As we learned on yesterday’s daf (=page) if sacrificial blood is absorbed by another object, the laws pertaining to the sacrifice are transferred to the object unless the blood is removed. Therefore, clothing that was stained by blood had to be washed in the Temple courtyard, metal vessels that absorbed blood could be heated until the blood is removed, but earthenware vessels, which retain anything that they absorb, must be destroyed.
The Mishnayot on today’s daf offer a number of limitations to that rule –
First, this law does not apply to all sacrificial blood; it is limited to blood that was collected by a kohen in a keli sharet – in the appropriate Temple service vessel – and is valid for sprinkling on the altar. Therefore, if the blood was sprayed directly from the neck of the animal, or if the clothing came directly in contact with blood after the blood had already been applied to the altar, there would be no need to wash it out.
Second, this law only applies to kelim – to usable objects (the examples in the biblical source include a garment, earthenware vessels and metal vessels – see Sefer Vayikra 6:20-21). This excludes objects in their raw state that have not reached a final, usable form. So, for example, unprocessed animal skin would not be included in this category, even though leather, which did undergo processing, would need to be cleaned.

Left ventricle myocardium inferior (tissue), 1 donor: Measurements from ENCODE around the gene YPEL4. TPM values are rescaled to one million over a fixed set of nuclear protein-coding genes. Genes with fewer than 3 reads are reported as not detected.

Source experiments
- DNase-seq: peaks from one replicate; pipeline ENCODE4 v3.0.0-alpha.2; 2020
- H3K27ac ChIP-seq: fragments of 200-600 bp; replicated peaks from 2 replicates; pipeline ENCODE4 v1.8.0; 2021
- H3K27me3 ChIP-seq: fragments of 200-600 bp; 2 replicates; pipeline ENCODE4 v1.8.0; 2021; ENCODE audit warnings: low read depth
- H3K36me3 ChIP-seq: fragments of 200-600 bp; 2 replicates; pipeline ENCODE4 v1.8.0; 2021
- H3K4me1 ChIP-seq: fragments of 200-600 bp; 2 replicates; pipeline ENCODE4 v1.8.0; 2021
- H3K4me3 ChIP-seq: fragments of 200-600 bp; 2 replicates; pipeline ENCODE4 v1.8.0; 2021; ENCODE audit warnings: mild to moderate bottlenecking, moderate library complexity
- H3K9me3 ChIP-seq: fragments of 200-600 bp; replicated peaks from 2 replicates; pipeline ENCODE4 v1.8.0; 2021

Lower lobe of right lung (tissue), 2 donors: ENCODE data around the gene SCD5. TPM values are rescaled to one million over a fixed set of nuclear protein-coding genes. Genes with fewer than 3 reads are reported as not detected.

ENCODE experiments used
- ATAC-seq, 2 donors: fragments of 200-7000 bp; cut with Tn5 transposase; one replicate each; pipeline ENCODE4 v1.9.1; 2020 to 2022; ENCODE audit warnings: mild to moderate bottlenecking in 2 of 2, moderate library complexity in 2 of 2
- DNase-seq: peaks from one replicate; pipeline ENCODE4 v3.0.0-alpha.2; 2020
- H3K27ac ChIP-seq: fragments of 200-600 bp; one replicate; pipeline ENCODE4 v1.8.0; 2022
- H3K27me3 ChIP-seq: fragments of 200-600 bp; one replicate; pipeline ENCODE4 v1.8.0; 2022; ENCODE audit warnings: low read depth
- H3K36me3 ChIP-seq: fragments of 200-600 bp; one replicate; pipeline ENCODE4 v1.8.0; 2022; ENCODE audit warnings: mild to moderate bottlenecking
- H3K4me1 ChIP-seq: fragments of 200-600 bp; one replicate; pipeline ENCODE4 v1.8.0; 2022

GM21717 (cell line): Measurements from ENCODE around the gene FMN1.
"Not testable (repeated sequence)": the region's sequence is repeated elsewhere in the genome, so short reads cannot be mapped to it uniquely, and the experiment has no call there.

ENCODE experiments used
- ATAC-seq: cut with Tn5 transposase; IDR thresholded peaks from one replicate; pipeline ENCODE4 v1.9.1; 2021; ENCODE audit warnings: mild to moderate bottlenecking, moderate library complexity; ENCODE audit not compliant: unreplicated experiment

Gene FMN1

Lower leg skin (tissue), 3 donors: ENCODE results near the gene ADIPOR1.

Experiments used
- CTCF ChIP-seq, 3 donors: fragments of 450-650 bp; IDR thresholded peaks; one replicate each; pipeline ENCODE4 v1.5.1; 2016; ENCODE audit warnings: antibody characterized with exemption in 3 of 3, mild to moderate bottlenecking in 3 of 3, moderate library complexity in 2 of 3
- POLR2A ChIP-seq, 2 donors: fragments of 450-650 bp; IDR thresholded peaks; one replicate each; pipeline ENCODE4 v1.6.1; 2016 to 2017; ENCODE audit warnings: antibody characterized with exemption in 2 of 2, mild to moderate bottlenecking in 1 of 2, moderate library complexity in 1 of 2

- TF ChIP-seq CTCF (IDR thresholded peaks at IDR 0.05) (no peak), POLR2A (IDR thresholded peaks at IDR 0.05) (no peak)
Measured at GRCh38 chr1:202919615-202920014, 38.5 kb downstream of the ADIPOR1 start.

The Torah teaches that cleaning these objects must be done be-makom kadosh – in a holy place. Rashi explains that this refers to the Temple courtyard. In his commentary on the Torah, the Hizkuni explains that this blood cannot be taken out of the courtyard, just like any other sacrificial blood which would become disqualified if it removed from the Temple precincts. It could, however, be washed in any of the leshakot – the offices – that were adjacent to the courtyard that had the same status as the courtyard itself.